ADAC focuses on clinical refinements

At last year's Society of Nuclear Medicine meeting, ADAC Laboratoriesof Milpitas, CA, entered the conference with two new gamma camerasand a new positron imaging technique to publicize. Cardio Epicbuttressed the vendor's position with cardiologists while

At last year's Society of Nuclear Medicine meeting, ADAC Laboratoriesof Milpitas, CA, entered the conference with two new gamma camerasand a new positron imaging technique to publicize. Cardio Epicbuttressed the vendor's position with cardiologists while SolusEpic gave ADAC a low-cost price point in the opposable-angle segment.Meanwhile, molecular coincidence detection (MCD) broke new groundin high-energy imaging (SCAN 6/21/95).

This year, ADAC's focus is on refining the clinical and outcomesperformance of its existing cameras, according to Ian Farmer,senior vice president and general manager of ADAC's nuclear medicinebusiness. R&D efforts have been devoted to MCD and ADAC'sVantage non-uniform attenuation correction technique, which wasalso introduced at a previous SNM meeting.

The company will feature progress with FDG-SPECT imaging foroncological applications using MCD. The camera's count rate hasbeen doubled to two million counts per second by adopting a thickersodium iodide crystal and by modifying detector electronics andsoftware, Farmer said. Consequently, the modified detector canproduce images superior to older versions of MCD in procedurestaking about half the time.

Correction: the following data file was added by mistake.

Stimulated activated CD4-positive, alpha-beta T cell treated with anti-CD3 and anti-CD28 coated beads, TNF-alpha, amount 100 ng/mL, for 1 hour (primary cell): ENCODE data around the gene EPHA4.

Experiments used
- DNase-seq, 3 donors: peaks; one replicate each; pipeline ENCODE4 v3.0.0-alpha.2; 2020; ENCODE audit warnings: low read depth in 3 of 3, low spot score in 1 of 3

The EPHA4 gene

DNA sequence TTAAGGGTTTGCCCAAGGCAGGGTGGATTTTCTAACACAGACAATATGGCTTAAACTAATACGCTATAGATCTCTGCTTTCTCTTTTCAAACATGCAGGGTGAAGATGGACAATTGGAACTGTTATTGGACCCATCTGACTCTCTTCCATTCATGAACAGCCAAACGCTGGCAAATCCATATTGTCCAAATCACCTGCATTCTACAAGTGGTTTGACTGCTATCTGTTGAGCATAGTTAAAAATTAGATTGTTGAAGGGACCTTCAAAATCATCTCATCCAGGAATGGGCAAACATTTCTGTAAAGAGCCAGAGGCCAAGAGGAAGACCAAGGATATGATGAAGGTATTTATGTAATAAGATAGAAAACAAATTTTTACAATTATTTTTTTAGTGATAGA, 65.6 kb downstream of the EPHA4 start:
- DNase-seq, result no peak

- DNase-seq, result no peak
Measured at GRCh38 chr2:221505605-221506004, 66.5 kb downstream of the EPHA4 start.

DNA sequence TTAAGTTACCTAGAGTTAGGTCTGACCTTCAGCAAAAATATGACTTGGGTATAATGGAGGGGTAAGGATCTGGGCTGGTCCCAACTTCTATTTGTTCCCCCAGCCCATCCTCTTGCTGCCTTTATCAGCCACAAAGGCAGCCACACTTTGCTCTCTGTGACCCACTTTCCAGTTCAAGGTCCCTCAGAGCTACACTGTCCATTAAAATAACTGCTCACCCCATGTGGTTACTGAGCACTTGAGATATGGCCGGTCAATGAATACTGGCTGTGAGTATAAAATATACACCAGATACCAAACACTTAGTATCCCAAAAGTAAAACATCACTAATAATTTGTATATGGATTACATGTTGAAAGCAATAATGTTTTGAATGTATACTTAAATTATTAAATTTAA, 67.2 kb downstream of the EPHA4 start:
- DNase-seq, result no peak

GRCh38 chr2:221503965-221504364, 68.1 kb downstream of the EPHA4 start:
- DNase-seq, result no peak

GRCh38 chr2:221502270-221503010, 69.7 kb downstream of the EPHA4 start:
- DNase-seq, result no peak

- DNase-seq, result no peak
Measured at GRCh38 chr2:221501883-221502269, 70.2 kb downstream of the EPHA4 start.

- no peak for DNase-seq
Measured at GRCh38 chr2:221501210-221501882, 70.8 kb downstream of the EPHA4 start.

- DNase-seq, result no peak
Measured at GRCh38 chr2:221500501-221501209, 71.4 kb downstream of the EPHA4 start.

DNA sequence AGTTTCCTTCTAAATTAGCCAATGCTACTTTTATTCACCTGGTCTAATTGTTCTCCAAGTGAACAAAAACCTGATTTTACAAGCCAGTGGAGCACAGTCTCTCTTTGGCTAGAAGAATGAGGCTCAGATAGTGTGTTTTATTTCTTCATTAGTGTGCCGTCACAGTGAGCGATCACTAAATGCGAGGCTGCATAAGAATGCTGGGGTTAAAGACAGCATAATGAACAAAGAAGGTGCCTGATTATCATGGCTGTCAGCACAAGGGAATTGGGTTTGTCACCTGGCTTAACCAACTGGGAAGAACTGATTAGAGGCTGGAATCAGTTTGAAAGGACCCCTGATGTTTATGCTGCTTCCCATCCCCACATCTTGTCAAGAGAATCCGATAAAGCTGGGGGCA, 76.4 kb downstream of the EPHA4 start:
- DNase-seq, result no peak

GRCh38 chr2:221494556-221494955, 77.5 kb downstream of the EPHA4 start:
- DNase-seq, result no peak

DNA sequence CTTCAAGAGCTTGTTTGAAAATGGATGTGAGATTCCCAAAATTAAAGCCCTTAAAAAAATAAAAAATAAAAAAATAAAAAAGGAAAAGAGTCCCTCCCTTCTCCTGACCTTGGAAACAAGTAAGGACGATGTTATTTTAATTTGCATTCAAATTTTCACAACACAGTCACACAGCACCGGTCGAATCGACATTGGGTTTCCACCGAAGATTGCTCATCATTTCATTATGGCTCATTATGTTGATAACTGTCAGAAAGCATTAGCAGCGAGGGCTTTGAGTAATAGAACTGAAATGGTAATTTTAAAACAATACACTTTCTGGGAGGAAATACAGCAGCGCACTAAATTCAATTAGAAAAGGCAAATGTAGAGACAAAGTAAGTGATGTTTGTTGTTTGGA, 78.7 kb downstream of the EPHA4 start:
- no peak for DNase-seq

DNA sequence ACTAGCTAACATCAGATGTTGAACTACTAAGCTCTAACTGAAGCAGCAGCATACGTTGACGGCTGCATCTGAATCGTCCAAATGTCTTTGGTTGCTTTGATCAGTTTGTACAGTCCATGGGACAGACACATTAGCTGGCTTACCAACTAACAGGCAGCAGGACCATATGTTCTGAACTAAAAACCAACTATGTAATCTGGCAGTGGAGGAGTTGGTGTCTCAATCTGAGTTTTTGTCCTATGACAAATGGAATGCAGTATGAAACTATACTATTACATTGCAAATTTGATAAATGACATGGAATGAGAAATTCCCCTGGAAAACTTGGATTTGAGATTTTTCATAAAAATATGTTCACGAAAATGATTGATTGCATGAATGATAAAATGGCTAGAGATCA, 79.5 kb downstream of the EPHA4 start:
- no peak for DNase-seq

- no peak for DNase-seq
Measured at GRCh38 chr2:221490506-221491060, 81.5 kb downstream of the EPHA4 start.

"We are seeing excellent definition of internal body structures,a good outline of the patient, and greatly improved depictionof tumors," he said.

Food and Drug Administration 510(k) clearance for MCD was securedin November 1995. MCD will be available on Solus Epic or Vertexplatforms. The specialized cameras are in use at Emory Universityin Atlanta and the VA Hospital of West Los Angeles. Four moresystems will be installed as the company embarks on a multicentertrial to quantify their clinical performance, Farmer said.

On the conventional nuclear medicine front, ADAC will introduceExSpect, a software package that combines previous work on non-uniformattenuation correction with scatter correction and resolutionrecovery techniques. Developed in collaboration with Emory University,ExSpect improves specificity, especially in cardiac imaging, byremoving scatter noise from the energy window and by adjustingfor resolution variations relating to the geometry of the collimator,Farmer said.

ExSpect is a work-in-progress designed for the Vertex variable-angledual-head and Cardio Epic. The product is not subject to FDA review.Commercial introduction is anticipated in late 1996.